GE: The longest wind-down in history

Well, that was a long and painful process. I think the "has it hit the bottom" story on GE has been going on longer than any I've ever heard. Now it's been finally kicked out of the Dow. I guess Wall Street just couldn't let go of one of it's oldest babies, but it's been getting harder and harder to figure out exactly what GE in the realm of energy. Loved the WSJ opinion piece that noted "the company turned out to be a hedge fund masquerading as an industrial giant". 

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(edited)

Yet, the Wall Street Journal writer is not correct.  GE is a classic conglomerate, and to suggest that a conglomerate acts as a gigantic hedge fund is both unfair and unrealistic.  What GE had was the ability to take an industrial segment, such as its locomotive building operations, and inject large amounts of capital into it - capital that would not have been available had the division been a stand-alone corporation.  

Lots of heavy manufacturing is capital intensive.  The locomotive industry was going through a dynamic change, pushed by an implacable EPA and emissions Orders, and by rising fuel costs that were hurting RR income statements. The last time that the locomotive builders had this upheaval was when the diesel-electric driveline replaced steam.  Before then you have the upheaval from coal to oil. That worked well as long as #4 fuel oil was cheap, to use to make steam.  But steam machines had a high labor cost and a high out-of-service rate, due to bearing maintenance and firebox cleaning requirements.  Then along comes the Diesel and you see the steam guys get pushed out.  Now the RRs have to contend with the EPA.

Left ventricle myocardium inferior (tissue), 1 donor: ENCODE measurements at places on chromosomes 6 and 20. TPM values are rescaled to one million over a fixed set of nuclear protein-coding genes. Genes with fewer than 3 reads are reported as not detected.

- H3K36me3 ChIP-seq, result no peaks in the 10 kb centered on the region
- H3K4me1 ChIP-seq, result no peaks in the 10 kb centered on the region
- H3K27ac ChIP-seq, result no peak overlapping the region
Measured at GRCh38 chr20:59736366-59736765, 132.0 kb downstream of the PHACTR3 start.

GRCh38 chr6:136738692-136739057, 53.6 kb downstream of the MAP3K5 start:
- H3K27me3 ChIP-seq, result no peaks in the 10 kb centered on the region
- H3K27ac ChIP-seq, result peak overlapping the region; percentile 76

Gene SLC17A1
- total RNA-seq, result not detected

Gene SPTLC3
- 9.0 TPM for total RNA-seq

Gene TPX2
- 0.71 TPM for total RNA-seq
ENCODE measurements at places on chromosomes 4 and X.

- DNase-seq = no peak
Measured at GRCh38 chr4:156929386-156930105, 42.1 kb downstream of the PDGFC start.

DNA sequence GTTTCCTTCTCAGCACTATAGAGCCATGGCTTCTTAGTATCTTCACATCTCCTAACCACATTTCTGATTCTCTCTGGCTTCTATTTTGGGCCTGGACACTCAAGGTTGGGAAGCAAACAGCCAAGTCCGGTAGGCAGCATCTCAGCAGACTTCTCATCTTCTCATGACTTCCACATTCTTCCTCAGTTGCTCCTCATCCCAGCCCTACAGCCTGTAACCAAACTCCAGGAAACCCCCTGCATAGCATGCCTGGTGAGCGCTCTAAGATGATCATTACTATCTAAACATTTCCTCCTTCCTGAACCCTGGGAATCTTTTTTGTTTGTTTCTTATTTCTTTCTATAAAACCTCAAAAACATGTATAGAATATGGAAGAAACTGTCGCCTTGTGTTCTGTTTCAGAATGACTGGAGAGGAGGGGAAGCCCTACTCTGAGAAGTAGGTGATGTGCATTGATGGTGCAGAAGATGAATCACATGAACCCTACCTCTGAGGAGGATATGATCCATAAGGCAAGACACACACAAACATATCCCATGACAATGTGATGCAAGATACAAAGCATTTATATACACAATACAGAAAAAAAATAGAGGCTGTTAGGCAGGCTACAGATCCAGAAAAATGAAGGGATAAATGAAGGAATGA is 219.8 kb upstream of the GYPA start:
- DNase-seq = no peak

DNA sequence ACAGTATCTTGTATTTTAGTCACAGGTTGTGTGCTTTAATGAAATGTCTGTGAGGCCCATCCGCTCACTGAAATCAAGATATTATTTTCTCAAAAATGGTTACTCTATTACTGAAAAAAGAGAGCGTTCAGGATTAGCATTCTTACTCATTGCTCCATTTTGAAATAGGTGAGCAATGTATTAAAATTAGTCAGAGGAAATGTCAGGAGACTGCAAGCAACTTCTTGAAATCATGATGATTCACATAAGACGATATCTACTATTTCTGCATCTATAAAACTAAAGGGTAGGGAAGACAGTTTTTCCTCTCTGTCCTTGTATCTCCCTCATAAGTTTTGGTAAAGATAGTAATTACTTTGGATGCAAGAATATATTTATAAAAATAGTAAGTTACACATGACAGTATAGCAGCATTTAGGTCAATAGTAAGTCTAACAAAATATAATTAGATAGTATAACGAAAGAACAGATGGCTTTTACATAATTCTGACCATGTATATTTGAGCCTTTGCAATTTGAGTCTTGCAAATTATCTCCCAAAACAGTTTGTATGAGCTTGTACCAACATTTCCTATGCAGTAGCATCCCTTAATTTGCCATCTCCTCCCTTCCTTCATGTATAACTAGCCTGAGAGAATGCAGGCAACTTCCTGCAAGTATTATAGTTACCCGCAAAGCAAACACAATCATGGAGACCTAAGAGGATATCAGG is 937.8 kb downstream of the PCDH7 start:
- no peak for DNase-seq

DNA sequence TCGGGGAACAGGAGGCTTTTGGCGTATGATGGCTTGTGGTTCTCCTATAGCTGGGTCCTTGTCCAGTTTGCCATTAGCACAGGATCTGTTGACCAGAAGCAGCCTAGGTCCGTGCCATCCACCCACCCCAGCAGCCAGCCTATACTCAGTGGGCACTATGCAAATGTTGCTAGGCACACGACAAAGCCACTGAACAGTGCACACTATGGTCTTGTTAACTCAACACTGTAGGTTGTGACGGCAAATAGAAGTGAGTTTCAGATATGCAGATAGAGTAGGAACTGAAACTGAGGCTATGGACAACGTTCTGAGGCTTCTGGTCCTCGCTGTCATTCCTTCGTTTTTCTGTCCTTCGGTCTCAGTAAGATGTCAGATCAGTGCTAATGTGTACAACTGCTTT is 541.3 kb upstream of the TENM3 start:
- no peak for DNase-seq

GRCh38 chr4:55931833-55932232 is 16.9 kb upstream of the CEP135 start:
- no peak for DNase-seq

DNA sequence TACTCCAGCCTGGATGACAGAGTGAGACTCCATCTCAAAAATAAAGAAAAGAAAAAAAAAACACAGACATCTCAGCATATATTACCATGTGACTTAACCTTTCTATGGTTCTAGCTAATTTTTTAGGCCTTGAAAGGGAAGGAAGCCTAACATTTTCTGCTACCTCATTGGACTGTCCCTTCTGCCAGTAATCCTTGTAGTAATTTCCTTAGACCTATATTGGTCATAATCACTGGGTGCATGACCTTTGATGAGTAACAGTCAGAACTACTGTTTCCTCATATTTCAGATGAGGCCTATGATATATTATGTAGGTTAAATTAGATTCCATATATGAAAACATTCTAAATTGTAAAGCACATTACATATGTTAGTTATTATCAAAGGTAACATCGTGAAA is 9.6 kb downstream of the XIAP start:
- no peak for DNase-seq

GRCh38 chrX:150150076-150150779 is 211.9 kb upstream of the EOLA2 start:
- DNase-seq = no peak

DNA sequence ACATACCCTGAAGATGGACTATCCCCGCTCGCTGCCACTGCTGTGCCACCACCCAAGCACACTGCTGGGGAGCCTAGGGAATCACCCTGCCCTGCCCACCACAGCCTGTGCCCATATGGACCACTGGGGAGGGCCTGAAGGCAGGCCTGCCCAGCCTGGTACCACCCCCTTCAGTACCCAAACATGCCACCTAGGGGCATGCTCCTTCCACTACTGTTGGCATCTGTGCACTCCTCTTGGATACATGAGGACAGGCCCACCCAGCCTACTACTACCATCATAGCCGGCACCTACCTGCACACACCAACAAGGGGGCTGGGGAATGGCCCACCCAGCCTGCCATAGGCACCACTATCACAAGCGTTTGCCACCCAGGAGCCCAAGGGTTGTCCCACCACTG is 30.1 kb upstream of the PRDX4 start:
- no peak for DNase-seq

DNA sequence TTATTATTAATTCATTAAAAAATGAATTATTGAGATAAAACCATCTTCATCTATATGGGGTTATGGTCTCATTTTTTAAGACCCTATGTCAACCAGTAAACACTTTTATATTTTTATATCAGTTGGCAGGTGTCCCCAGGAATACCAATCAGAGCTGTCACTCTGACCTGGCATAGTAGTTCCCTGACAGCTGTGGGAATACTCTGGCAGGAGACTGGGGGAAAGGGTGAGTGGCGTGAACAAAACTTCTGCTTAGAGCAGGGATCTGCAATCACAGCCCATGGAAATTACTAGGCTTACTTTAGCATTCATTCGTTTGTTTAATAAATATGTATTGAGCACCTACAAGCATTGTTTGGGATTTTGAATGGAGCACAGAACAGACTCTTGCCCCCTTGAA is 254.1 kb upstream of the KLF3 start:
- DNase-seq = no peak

The GE solution was to mount four smaller diesels on the frame space of the one giant motor of the older machines.  The four diesels each had their own generators, and they could be switched on and off as needed.  So the train would pull from a standing start with all four motors on, then as it got rolling up to speed it could shut off motors to save on fuel burn. And since RR locomotive diesels burn light fuel oil  (#2 diesel), that rapidly amounted to big bucks.  Were the traditional builders able to come up with this, where you have the expensive R&D to figure out how the electrical controllers would be built?  Nope.  But GE had the capital to do the R&D and to build the production line to manufacture that locomotive.  And that, in a nutshell, was the strength of GE. 

So, if GE had that great strength, why is it failing?  In short, terrible, just awful, managers, especially at the top management level.  You have the colossal egotists that show up and actually get hired, who go play "super-star" by bringing their Board of Directors a dizzying array of "deals" where they buy unrelated companies with the fuzzy ideas of reaping huge profits, and a totally stupid Board that actually indulges those ideas, and  pays their super-star vast amounts of money.  Think of it as organized looting of the corporation's assets by a TV reality star.  Sound familiar?

Edited by Jan van Eck
wrote "frame space"; typing errors

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